“‘One half of the pickets should be cut eighteen feet long, and the other fifteen feet, and be about eight inches thick. They should be placed three or four feet in the ground, and close to each other, and secured by trunneling ribs on the outside, about half way up the pickets. The upper ends should be made sharp; they should be placed in such a manner that every one of the short ones will make a loop-hole through which the sentries might watch or fire upon the prisoners. The sentries should have a scaffold to walk on, on the outside, at a proper height to enable them to see the whole of the prisoners at one view. The prisoners will be able to erect huts within the pickets for them to cook and sleep in.’”
The jail is the only entrance, which suggests the stockade is behind the jail; the log cabin inside it; and an extension built off the back door of the jail to connect to the stockade. A lack of tools and labor prevent the stockade from being fully completed, though some prisoners are held here for a time. As the British approach, Greene orders them taken to Virginia.
Turn left, and walk one block “through” the edge of the jail and POW camp. Cross Church Street. Turn left and go to the Old English Cemetery entrance on the right. Face it or go in.
Cornwallis continues to the ford on Sunday, but fails again to catch Morgan. He also finds the river too flooded to cross, and that the Continentals have secured all the boats in the region on their side. He is forced to bring his army back to town to wait it out.
This cemetery exists in 1781, used by English settlers, not Germans and others. The name becomes very appropriate: The British camp stretches from perhaps a block to the right to at least a couple blocks left, past Innes, between Main and Fulton (the back side of the block you are on). Sources differ on the exact location, and underestimate how large Cornwallis’ camps were—more than two miles in a similar linear arrangement a couple weeks later. The Redcoats likely covered at least the western half of the modern downtown, extending out of sight to your right and left. They do not have tents, having burned most of their wagons at Ramsour’s Mill (in today’s Lincolnton) to move faster, so men settle in next to hundreds of campfires.
The British bury an unknown number of men who died on the trip somewhere here in the cemetery. American veterans later are buried here as well.
Continue south (the direction you were walking) on Church Street, across Council Street, and stop at the rear of St. John’s Evangelical Lutheran Church. Face the church building.
The law office of John Dunn stands at the corner, and is occupied by the British commissary (supply) officers. His daughter, Eleanor Faust, has a home in the back yard, its site now covered by the sanctuary. Rumple says a commissary officer knocks on the door and asks to buy a favorite calf from Faust to serve to Cornwallis. She refuses. An officer orders his men to take it anyway, and “laid down a piece of gold before Mrs. Faust as pay. Irritated and indignant, she pushed away the money, and left his presence.”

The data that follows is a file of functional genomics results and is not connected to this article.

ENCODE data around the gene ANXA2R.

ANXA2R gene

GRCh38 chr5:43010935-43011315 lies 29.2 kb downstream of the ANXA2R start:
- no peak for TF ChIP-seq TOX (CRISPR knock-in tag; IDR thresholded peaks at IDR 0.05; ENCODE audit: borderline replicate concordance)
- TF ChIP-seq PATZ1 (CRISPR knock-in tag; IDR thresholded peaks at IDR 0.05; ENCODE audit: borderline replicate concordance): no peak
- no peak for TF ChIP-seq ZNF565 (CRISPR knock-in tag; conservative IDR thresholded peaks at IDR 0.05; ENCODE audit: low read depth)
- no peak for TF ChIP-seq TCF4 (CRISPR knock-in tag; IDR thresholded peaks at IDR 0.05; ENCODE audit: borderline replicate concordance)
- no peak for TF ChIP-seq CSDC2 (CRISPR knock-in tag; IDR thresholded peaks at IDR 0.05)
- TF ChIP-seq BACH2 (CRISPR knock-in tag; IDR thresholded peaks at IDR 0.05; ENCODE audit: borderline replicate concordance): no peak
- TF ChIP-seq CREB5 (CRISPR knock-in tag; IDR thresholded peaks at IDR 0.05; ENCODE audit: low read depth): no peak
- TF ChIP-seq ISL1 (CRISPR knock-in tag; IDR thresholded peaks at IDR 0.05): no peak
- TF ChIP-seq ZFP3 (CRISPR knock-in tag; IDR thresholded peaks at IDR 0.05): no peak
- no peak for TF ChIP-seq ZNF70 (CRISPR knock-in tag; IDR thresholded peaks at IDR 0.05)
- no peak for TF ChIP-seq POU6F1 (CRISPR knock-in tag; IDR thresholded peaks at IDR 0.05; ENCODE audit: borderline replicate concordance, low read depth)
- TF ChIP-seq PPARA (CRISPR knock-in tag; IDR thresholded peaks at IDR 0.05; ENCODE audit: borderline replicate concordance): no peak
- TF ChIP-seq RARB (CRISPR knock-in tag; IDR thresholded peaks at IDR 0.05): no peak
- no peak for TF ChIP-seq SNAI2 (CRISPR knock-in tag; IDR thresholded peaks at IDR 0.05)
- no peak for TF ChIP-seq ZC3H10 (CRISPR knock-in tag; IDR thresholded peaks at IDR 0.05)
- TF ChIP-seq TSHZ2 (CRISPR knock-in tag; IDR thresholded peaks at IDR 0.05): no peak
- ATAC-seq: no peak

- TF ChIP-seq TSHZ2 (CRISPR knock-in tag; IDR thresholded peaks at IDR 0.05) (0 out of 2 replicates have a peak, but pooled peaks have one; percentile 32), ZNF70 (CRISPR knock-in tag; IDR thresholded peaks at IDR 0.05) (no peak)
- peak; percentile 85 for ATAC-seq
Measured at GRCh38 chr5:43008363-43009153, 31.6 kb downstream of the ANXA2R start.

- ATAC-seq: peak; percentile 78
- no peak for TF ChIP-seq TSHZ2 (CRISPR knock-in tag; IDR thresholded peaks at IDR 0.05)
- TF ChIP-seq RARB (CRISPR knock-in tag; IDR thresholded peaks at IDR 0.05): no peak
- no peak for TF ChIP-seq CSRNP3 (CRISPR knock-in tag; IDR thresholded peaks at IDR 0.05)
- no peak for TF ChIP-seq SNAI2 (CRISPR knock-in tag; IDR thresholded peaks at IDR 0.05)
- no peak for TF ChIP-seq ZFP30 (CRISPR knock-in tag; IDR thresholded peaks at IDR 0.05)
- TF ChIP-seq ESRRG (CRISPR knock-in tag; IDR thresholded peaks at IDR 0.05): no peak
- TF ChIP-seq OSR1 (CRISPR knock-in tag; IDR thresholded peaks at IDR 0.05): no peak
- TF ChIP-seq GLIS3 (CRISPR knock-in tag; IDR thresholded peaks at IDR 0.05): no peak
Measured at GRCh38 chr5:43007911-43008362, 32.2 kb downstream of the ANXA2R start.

Walk to the corner and turn right. Go partway up the block until you are near the driveway leading into the church parking lot.
For a moment, step forward in time one year. Both regular armies have left the state, and the Revolution in N.C. now is strictly a civil war between Patriots and supporters of the king called “Loyalists” or “Tories.” The most infamous of Tory leaders is Col. David Fanning, whose exploits include murders and the kidnapping of the state governor and other leaders.
According to Rumple, an Englishman named Joseph Hughes has an inn here in March 1782. Word comes that Fanning is headed this way over the Trading Ford. Though Hughes only had one arm, “he rolled some barrels of whiskey into the street in front of his inn, knocked the heads out, and placed a number of tin cups conveniently around. The bait took, and Fanning’s (followers) got beastly drunk, and so were disabled from doing the mischief they intended to do. Hughes seized the opportunity to escape through the thickets and brushwood in the rear of his house.”
Look further out Innes Street.
Back in 1781, though the river is dropping the next day, Cornwallis determines he cannot delay the chase. Giving up on the Trading Ford, the British march out Innes Street, then the road to Mulberry Fields (today’s Wilkesboro). They are headed for narrower Shallow Ford upriver, more than 30 miles north of town.
Go back to Church Street.Turn right, and continue down it across Fisher Street. Pause just past that and read the marker about the Macay Law Office.
N.C militia leader William Davie studied law here during the war, after being badly wounded at the 1779 Battle of Stono Ferry (S.C.). He returned to military service the next year after Charleston fell to the British.